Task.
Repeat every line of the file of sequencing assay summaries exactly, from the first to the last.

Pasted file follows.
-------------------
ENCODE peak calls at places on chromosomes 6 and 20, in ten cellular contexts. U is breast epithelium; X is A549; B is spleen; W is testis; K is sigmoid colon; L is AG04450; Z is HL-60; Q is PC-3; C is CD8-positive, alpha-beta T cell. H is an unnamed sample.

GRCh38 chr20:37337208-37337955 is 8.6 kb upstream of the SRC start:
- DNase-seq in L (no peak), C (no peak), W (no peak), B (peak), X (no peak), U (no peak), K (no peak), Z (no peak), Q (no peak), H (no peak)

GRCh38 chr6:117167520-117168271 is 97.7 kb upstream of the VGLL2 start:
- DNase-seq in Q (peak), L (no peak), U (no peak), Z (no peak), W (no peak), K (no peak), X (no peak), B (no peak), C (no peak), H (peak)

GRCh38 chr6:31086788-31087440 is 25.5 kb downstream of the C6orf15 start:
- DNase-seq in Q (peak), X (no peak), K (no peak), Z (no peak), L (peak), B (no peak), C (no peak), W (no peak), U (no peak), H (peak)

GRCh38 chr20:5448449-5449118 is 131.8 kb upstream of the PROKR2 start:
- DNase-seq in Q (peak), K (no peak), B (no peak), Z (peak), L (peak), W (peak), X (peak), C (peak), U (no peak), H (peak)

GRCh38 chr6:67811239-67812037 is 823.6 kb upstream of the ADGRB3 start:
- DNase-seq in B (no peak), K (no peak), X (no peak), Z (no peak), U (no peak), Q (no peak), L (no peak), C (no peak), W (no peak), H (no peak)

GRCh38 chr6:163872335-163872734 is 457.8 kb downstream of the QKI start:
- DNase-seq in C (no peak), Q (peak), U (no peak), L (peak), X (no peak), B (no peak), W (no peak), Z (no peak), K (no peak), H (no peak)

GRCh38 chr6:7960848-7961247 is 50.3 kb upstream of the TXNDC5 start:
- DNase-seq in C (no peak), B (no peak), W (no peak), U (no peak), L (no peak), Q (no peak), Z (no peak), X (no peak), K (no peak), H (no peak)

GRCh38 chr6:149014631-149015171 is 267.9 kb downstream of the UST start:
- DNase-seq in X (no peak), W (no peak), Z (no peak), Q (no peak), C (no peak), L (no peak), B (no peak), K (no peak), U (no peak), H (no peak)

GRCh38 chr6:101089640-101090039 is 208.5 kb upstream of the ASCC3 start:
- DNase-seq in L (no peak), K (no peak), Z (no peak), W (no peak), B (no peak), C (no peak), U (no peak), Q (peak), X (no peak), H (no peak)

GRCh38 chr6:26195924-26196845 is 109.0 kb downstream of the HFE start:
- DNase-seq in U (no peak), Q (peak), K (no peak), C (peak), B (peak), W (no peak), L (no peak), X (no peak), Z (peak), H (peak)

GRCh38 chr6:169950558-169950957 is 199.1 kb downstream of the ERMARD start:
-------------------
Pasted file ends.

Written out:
ENCODE peak calls at places on chromosomes 6 and 20, in ten cellular contexts. U is breast epithelium; X is A549; B is spleen; W is testis; K is sigmoid colon; L is AG04450; Z is HL-60; Q is PC-3; C is CD8-positive, alpha-beta T cell. H is an unnamed sample.

GRCh38 chr20:37337208-37337955 is 8.6 kb upstream of the SRC start:
- DNase-seq in L (no peak), C (no peak), W (no peak), B (peak), X (no peak), U (no peak), K (no peak), Z (no peak), Q (no peak), H (no peak)

GRCh38 chr6:117167520-117168271 is 97.7 kb upstream of the VGLL2 start:
- DNase-seq in Q (peak), L (no peak), U (no peak), Z (no peak), W (no peak), K (no peak), X (no peak), B (no peak), C (no peak), H (peak)

GRCh38 chr6:31086788-31087440 is 25.5 kb downstream of the C6orf15 start:
- DNase-seq in Q (peak), X (no peak), K (no peak), Z (no peak), L (peak), B (no peak), C (no peak), W (no peak), U (no peak), H (peak)

GRCh38 chr20:5448449-5449118 is 131.8 kb upstream of the PROKR2 start:
- DNase-seq in Q (peak), K (no peak), B (no peak), Z (peak), L (peak), W (peak), X (peak), C (peak), U (no peak), H (peak)

GRCh38 chr6:67811239-67812037 is 823.6 kb upstream of the ADGRB3 start:
- DNase-seq in B (no peak), K (no peak), X (no peak), Z (no peak), U (no peak), Q (no peak), L (no peak), C (no peak), W (no peak), H (no peak)

GRCh38 chr6:163872335-163872734 is 457.8 kb downstream of the QKI start:
- DNase-seq in C (no peak), Q (peak), U (no peak), L (peak), X (no peak), B (no peak), W (no peak), Z (no peak), K (no peak), H (no peak)

GRCh38 chr6:7960848-7961247 is 50.3 kb upstream of the TXNDC5 start:
- DNase-seq in C (no peak), B (no peak), W (no peak), U (no peak), L (no peak), Q (no peak), Z (no peak), X (no peak), K (no peak), H (no peak)

GRCh38 chr6:149014631-149015171 is 267.9 kb downstream of the UST start:
- DNase-seq in X (no peak), W (no peak), Z (no peak), Q (no peak), C (no peak), L (no peak), B (no peak), K (no peak), U (no peak), H (no peak)

GRCh38 chr6:101089640-101090039 is 208.5 kb upstream of the ASCC3 start:
- DNase-seq in L (no peak), K (no peak), Z (no peak), W (no peak), B (no peak), C (no peak), U (no peak), Q (peak), X (no peak), H (no peak)

GRCh38 chr6:26195924-26196845 is 109.0 kb downstream of the HFE start:
- DNase-seq in U (no peak), Q (peak), K (no peak), C (peak), B (peak), W (no peak), L (no peak), X (no peak), Z (peak), H (peak)

GRCh38 chr6:169950558-169950957 is 199.1 kb downstream of the ERMARD start: